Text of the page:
One day there will be no advertising. Not as we know it today. There will be content. Content that you want to consume. That is shared because it has value in and of itself. Content that appears in relevant context to what you are doing and connects you to new things, services, experiences that you probably want. It will be more effective. Less annoying. With the evolution of big data and the internet of things it becomes broadly real sooner than you think. If you are a fan of Stephen Hawking you might enjoy watching Grand Design – The Meaning of Life. Where he covers that all of our choices may well all end up boiling down to a complex predetermination any way. If anyone every figures out a Theory of Everything they can monetize it by selling it as a marketing service. That’s a bad physics joke and I’m aware of how beautifully cynical it sounds, I wouldn’t be surprised to see it covered somewhere by Douglas Adam, Terry Pratchett or Ian M. Banks.

It all boils down to is Propaganda vs. Relevance. The crafting of propaganda has existed for as long as humanity itself. I’m told that after practicing law it’s the third oldest profession. Every conflict, war, work related butting of heads uses it as a tool. Its essence is that of one human being trying to convince another so it doesn’t comes across as such. If you are truly relevant and able to convince your customer to do something without them realizing it then you attain that mythic status immortalized by the quote "the greatest trick the devil ever pulled was convincing the world he didn’t exist". As evil as that may sound really it’s all about a respect for your customer, reaching them in a relevant way to connects them with something which they will be care about. Not wasting their time. Not adding to the noise.

Putting this into practice takes progressive engagement (Gartner, Hank Barnes). It’s about leading a horse to water. Stepping stones. Phases. Conversations. Moving forwards through and to something. I love presenting and I feel like I can always do better, so when I’m given the opportunity for "presentation skills training" I lap it up. Sometimes it’s screwed me up, made me over think myself. But it’s all good. One time I was preparing for a presentation, that I never actually gave because I ended up getting horribly sick and missing the whole event. The guy who did the training laid on a really salient point that interestingly maps to this topic. He said "What do you really think you can get across in an hour?" Great question. Right? Think about that for a second. You can’t educate, much. You can’t deliver all the details of your subject. It might take you ten times that amount of time to prepare the presentation. Aside: arguably if there are 100 people in that room then you owe it to their time investment to invest a hell of a lot of time in the prep, that’s another blog post entirely. The point is you can’t get it all across at once so don’t try.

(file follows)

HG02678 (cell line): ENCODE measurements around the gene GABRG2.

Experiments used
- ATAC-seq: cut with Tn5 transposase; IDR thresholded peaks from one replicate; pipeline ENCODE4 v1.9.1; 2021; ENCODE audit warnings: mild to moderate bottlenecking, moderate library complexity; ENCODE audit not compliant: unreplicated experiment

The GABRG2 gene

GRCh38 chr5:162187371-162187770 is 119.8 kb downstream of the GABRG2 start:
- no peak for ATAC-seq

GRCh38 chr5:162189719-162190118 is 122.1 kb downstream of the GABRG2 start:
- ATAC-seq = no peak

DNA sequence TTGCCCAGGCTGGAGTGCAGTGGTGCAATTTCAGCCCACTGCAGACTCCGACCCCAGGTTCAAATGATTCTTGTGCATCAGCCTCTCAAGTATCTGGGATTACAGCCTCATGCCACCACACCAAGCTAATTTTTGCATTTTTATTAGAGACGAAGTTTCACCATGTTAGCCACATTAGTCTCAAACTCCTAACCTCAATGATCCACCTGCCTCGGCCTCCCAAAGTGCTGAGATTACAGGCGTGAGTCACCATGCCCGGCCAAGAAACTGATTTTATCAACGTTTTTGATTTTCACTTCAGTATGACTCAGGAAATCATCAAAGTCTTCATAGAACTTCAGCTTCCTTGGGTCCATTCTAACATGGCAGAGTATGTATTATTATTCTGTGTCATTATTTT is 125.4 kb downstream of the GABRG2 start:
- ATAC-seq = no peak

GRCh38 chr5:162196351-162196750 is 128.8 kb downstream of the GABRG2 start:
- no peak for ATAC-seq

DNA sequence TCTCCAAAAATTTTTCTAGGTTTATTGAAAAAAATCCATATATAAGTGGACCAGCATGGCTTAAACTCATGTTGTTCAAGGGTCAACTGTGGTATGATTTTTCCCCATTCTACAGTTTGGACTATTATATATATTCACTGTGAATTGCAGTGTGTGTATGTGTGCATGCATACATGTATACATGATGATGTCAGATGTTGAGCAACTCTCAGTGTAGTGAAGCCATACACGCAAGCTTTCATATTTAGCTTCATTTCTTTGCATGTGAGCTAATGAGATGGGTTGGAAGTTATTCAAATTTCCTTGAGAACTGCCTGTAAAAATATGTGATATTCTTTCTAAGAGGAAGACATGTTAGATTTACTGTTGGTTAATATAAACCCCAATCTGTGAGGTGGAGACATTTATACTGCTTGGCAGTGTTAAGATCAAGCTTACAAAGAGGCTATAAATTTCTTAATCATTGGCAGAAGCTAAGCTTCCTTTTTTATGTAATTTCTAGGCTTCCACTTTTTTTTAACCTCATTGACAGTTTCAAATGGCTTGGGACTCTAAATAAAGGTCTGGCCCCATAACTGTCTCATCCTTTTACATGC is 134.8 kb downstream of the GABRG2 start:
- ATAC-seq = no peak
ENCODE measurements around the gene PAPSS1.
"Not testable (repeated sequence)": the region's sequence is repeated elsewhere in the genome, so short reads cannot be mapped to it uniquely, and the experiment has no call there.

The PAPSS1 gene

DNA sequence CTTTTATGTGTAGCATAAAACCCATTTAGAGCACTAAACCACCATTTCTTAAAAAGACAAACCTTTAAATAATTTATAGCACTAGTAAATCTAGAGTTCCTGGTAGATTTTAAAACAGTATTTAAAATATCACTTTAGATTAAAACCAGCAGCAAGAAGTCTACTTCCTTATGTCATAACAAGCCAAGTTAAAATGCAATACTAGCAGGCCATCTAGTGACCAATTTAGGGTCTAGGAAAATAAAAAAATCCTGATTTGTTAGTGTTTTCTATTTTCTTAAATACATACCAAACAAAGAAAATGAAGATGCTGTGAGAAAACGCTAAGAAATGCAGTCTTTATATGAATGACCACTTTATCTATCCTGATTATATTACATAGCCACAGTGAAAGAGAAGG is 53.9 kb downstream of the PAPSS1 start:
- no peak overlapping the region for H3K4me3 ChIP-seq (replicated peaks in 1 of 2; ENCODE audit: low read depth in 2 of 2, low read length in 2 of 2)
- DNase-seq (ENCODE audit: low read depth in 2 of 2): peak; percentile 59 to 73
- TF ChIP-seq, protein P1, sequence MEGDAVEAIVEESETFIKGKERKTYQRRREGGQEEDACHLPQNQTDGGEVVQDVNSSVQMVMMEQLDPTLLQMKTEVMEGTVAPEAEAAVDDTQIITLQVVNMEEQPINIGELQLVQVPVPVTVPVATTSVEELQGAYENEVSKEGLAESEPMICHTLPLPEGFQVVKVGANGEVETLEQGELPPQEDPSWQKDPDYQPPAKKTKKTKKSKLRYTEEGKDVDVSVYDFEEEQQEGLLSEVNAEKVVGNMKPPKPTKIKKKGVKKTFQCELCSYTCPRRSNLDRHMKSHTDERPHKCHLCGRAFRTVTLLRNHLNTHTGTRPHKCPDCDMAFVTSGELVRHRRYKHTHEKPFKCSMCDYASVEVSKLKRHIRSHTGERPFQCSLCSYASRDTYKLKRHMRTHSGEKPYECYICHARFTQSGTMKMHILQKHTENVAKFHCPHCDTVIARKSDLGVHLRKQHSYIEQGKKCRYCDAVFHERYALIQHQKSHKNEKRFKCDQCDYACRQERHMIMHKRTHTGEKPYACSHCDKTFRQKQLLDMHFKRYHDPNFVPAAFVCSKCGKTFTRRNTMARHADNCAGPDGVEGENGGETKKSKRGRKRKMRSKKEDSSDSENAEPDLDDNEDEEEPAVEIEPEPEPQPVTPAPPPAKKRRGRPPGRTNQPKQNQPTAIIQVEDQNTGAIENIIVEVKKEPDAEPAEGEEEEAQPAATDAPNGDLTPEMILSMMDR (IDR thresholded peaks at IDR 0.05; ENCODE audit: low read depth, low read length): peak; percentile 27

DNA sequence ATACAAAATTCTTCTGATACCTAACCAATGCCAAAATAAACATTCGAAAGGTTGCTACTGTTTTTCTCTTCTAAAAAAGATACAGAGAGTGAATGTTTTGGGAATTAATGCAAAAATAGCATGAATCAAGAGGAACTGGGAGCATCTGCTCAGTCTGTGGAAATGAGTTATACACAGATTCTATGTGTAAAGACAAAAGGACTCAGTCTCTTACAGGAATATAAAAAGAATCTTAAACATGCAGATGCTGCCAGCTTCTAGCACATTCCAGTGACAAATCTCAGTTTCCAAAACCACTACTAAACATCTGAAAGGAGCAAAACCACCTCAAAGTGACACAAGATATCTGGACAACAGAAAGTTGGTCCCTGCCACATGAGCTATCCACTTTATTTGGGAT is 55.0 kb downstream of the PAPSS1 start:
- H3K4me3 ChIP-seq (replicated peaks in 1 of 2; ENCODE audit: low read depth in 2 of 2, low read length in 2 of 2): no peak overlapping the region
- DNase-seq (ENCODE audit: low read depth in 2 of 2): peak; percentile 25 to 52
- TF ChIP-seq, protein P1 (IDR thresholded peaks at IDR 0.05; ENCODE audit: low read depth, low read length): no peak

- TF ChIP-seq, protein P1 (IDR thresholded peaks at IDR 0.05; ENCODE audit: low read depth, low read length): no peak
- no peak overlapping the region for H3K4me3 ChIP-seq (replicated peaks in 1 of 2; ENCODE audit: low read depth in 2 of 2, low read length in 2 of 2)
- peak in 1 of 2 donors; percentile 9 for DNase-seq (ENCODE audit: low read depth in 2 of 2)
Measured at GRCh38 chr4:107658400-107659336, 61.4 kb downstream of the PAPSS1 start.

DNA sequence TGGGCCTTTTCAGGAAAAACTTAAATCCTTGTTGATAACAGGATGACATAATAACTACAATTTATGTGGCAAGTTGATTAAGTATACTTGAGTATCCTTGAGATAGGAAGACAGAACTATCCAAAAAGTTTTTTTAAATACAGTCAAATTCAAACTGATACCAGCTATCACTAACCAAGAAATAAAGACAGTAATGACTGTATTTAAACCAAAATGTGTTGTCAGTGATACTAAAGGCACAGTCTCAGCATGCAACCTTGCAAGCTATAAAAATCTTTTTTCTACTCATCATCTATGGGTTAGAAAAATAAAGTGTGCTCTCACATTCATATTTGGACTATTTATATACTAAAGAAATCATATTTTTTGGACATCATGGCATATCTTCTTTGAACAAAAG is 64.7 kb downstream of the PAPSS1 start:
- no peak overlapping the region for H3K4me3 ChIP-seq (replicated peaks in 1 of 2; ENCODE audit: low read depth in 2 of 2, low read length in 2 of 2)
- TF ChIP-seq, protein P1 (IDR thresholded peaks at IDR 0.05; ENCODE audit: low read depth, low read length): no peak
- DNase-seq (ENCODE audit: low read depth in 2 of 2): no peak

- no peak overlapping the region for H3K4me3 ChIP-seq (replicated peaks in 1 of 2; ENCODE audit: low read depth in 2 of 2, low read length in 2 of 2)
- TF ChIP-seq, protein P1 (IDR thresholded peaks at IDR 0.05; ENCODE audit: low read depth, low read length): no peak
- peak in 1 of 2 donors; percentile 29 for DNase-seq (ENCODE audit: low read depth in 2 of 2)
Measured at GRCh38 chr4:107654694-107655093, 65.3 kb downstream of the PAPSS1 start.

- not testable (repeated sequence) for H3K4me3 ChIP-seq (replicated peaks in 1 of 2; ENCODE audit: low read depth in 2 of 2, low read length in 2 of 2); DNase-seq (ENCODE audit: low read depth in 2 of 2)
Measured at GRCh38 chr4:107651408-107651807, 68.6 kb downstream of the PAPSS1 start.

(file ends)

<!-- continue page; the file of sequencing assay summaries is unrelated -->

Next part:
The same goes for "marketing" or "advertising". Give your audience enough to want more, to come back, to take the next step, the "next action" where they consume your content and embark on a journey of relevance with you. The future of marketing is about storytelling via content that creates progressive engagement, not one of billboards.

If there is one thing Ridley Scott got right with Blade Runner it’s that in 2014 we’d still have billboards. What do you think? What sort of science fiction of marketing and advertising can you dream up? Leave it in the comments…

If you are trying to communicate a complex topic how do you do it? Do you do it well?

Many of us in marketing easily get into orbit around planet “Marketing Speak”. Sometimes I’ve wondered if it is a sort of linguistic-one-up-manship, or an arms race of sounding like we know what we are talking about. Then there is our obsession with “over branding” things. Other times it seems like it is just well meaning, intelligent people hustling as they go, speaking as they think. The irony is we all end up sounding the same. Before long our respective companies are all revolutionary, segment leaders and give you solutions for your productivity and delivering results. One of the aims of marketing is not to sound like everyone else. Remember when everything was iSomething ala iPod?